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# Metagenome Binning

## Overview

Teaching: 50 min
Exercises: 10 min
Questions
• How can we obtain the original genomes from a metagenome?

Objectives
• Obtain Metagenome-Assembled Genomes from the metagenomic assembly.

• Check the quality of the Metagenome-Assembled genomes.

## Metagenomic binning

Original genomes in the sample can be separated with a process called binning. This process allows separate analysis of each species contained in the metagenome with enough reads to reconstruct a genome. Genomes reconstructed from metagenomic assemblies are called MAGs (Metagenome-Assembled Genomes). In this process, the assembled contigs from the metagenome will be assigned to different bins (FASTA files that contain certain contigs). Ideally, each bin corresponds to only one original genome (a MAG).

Although an obvious way to separate contigs that correspond to a different species is by their taxonomic assignation, there are more reliable methods that do the binning using characteristics of the contigs, such as their GC content, the use of tetranucleotides (composition), or their coverage (abundance).

Maxbin is a binning algorithm that distinguishes between contigs that belong to different bins according to their coverage levels and the tetranucleotide frequencies they have.

## Discussion 1: Relation between MAGs and depth

The sequencing center has returned you a file with 18,412 reads. Given that the bacterial genome size range between 4Mbp and 13Mbp (Mb=10^6 bp) and that the size of the reads in this run is 150bp. With these data, how many complete bacterial genomes can you reconstruct?

## Solution

None, because 18,412 reads of 150bp give a total count of 2,761,800bp (~2Mbp). Even if no read maps to the same region, the amount of base pairs is inferior to the size of a bacterial genome.

Let us bin the sample we just assembled. The command for running MaxBin is run_MaxBin.pl, and the arguments it needs are the FASTA file of the assembly, the FASTQ with the forward and reverse reads, the output directory, and the name.

$cd ~/dc_workshop/results/assembly_JC1A$ mkdir MAXBIN
$run_MaxBin.pl -thread 8 -contig JC1A_contigs.fasta -reads ../../data/trimmed_fastq/JC1A_R1.trim.fastq.gz -reads2 ../../data/trimmed_fastq/JC1A_R2.trim.fastq.gz -out MAXBIN/JC1A  MaxBin 2.2.7 Thread: 12 Input contig: JC1A_contigs.fasta Located reads file [../../data/trimmed_fastq/JC1A_R1.trim.fastq.gz] Located reads file [../../data/trimmed_fastq/JC1A_R2.trim.fastq.gz] out header: MAXBIN/JC1A Running Bowtie2 on reads file [../../data/trimmed_fastq/JC1A_R1.trim.fastq.gz]...this may take a while... Reading SAM file to estimate abundance values... Running Bowtie2 on reads file [../../data/trimmed_fastq/JC1A_R2.trim.fastq.gz]...this may take a while... Reading SAM file to estimate abundance values... Searching against 107 marker genes to find starting seed contigs for [JC1A_contigs.fasta]... Running FragGeneScan.... Running HMMER hmmsearch.... Try harder to dig out marker genes from contigs. Marker gene search reveals that the dataset cannot be binned (the medium of marker gene number <= 1). Program stop.  It seems impossible to bin our assembly because the number of marker genes is less than 1. We could have expected this as we know it is a small sample. We will perform the binning process with the other sample from the same study that is larger. We have the assembly precomputed in the ~/dc-workshop/mags/ directory. $ cd ~/dc_workshop/mags/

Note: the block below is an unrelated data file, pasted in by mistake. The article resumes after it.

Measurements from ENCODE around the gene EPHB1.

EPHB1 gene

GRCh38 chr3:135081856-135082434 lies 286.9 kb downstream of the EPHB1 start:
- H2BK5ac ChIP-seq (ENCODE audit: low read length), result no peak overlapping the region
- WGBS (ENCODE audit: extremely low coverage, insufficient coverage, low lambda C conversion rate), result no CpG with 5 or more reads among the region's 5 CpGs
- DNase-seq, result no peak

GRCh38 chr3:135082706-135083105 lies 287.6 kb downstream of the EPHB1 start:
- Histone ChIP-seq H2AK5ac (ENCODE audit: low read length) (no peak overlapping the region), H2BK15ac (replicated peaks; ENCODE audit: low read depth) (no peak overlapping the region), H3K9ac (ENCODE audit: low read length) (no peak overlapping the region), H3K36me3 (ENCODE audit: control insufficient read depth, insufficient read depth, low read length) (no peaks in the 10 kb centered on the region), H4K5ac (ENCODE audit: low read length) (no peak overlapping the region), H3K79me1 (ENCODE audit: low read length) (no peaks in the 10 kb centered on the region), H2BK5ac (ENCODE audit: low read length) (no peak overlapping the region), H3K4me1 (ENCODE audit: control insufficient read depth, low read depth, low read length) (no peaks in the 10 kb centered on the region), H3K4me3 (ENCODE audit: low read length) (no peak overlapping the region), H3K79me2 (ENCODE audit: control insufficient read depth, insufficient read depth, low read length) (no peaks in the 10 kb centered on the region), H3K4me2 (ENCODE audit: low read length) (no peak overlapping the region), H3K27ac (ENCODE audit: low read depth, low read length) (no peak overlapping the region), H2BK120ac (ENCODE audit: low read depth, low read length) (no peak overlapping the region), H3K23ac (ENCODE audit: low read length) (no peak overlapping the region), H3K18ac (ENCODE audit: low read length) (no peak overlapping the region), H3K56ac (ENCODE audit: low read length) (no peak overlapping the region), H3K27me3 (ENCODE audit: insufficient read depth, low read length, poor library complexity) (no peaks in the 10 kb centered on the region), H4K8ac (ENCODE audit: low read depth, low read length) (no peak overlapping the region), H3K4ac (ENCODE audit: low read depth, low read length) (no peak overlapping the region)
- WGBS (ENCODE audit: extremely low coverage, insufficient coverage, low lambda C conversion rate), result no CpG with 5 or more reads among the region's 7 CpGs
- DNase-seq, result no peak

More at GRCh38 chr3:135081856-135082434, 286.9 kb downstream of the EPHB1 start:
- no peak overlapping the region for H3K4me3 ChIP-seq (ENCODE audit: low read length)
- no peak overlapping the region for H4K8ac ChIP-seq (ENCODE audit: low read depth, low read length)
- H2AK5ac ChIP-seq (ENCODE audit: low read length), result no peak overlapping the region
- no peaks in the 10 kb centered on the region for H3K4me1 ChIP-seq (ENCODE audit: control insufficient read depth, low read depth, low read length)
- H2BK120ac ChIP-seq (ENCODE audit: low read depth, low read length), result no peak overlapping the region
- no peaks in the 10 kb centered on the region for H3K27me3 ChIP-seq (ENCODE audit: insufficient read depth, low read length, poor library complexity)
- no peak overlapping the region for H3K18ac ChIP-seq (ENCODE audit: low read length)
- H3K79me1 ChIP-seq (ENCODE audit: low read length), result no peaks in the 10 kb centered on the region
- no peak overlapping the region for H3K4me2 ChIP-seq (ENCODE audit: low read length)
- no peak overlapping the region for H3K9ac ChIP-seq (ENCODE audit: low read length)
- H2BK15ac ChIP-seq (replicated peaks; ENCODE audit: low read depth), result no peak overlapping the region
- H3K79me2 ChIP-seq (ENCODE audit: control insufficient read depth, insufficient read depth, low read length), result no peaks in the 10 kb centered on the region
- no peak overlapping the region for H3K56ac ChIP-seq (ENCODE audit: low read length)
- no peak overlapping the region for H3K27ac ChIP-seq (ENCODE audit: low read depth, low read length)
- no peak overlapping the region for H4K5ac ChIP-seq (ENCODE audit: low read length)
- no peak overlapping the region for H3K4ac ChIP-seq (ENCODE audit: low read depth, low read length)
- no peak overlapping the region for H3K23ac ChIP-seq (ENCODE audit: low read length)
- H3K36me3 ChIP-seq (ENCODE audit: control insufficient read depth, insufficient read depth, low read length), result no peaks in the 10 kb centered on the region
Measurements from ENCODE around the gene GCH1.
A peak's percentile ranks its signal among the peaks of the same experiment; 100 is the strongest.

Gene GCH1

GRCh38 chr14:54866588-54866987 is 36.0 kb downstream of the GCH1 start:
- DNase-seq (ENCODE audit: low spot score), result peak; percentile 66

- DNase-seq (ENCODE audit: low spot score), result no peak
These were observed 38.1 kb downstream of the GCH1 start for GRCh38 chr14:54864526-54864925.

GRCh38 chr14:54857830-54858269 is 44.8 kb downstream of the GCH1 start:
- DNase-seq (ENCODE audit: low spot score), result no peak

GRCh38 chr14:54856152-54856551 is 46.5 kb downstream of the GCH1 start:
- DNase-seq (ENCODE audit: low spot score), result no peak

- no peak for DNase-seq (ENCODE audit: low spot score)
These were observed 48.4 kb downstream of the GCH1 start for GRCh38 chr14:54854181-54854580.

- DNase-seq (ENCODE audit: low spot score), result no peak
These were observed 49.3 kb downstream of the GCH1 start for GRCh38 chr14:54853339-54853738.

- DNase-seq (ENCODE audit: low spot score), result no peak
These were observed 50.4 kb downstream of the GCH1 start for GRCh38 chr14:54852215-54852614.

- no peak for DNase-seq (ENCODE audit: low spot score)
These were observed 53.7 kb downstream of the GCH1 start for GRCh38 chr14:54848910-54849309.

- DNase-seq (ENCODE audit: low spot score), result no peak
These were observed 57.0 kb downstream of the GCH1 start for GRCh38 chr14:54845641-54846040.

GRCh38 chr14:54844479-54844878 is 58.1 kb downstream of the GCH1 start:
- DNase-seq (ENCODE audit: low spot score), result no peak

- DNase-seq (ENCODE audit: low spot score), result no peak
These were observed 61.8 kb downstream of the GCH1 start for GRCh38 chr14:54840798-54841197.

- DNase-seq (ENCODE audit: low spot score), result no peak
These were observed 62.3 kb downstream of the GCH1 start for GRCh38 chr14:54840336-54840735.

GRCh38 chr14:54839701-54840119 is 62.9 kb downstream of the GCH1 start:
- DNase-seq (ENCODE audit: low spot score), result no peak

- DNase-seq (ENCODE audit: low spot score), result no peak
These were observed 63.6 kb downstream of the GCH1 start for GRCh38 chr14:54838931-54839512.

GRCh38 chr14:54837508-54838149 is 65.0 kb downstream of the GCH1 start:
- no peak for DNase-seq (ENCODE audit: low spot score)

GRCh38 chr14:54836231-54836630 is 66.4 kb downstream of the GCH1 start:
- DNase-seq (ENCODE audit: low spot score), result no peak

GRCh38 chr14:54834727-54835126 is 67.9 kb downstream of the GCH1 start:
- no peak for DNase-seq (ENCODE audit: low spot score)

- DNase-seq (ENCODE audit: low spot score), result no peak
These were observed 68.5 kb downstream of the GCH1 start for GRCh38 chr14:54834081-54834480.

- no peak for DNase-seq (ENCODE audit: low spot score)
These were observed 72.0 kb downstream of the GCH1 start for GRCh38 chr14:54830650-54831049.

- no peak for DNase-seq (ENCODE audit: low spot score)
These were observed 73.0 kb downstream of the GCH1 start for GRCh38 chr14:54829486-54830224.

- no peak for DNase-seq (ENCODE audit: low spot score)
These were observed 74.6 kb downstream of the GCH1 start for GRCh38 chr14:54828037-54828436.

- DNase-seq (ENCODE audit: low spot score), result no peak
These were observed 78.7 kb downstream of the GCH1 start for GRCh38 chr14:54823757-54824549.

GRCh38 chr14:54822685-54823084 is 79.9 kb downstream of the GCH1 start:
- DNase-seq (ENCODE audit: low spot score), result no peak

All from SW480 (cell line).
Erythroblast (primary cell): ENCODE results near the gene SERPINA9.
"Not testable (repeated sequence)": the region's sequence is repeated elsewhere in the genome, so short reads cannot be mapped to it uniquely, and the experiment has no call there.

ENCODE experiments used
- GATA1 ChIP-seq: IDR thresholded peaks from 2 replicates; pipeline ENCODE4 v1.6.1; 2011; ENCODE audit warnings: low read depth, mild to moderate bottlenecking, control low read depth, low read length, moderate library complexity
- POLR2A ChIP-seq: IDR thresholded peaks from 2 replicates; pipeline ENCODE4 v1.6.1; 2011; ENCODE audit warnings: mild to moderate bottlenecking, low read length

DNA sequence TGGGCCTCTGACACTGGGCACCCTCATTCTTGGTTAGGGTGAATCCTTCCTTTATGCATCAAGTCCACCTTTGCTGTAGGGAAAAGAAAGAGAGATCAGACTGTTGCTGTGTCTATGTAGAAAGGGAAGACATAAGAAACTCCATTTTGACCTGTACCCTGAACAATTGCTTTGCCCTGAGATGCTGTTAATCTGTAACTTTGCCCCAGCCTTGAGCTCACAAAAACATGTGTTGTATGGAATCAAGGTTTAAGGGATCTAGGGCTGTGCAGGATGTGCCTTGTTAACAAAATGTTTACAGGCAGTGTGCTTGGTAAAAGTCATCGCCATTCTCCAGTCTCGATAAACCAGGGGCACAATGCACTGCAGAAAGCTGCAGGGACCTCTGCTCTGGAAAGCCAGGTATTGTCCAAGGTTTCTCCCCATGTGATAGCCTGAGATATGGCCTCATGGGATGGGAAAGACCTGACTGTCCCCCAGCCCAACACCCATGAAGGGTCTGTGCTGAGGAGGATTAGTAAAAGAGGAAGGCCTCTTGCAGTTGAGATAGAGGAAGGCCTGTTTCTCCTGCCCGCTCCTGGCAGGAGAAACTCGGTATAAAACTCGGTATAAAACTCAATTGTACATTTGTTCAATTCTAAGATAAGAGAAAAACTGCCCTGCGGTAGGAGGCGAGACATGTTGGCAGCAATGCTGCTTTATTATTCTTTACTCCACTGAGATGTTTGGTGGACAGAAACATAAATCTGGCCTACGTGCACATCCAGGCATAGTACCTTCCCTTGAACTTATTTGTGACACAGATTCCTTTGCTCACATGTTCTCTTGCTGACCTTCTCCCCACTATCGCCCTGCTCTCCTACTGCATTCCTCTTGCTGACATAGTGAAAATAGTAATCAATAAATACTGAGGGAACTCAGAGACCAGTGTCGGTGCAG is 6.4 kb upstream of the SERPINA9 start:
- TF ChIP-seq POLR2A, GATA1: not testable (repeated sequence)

$mkdir MAXBIN$ run_MaxBin.pl -thread 8 -contig JP4D_contigs.fasta -reads ../data/trimmed_fastq/JP4D_R1.trim.fastq.gz -reads2 ../data/trimmed_fastq/JP4D_R2.trim.fastq.gz -out MAXBIN/JP4D


It will take a few minutes to run. Moreover, it will finish with an output like this:

========== Job finished ==========
Yielded 4 bins for contig (scaffold) file JP4D_contigs.fasta

Here are the output files for this run.

Summary file: MAXBIN/JP4D.summary
Genome abundance info file: MAXBIN/JP4D.abundance
Marker counts: MAXBIN/JP4D.marker
Marker genes for each bin: MAXBIN/JP4D.marker_of_each_gene.tar.gz
Bin files: MAXBIN/JP4D.001.fasta - MAXBIN/JP4D.004.fasta
Unbinned sequences: MAXBIN/JP4D.noclass

Store abundance information of reads file [../data/trimmed_fastq/JP4D_R1.trim.fastq.gz] in [MAXBIN/JP4D.abund1].
Store abundance information of reads file [../data/trimmed_fastq/JP4D_R2.trim.fastq.gz] in [MAXBIN/JP4D.abund2].

========== Elapsed Time ==========
0 hours 6 minutes and 56 seconds.



With the .summary file, we can quickly look at the bins that MaxBin produced.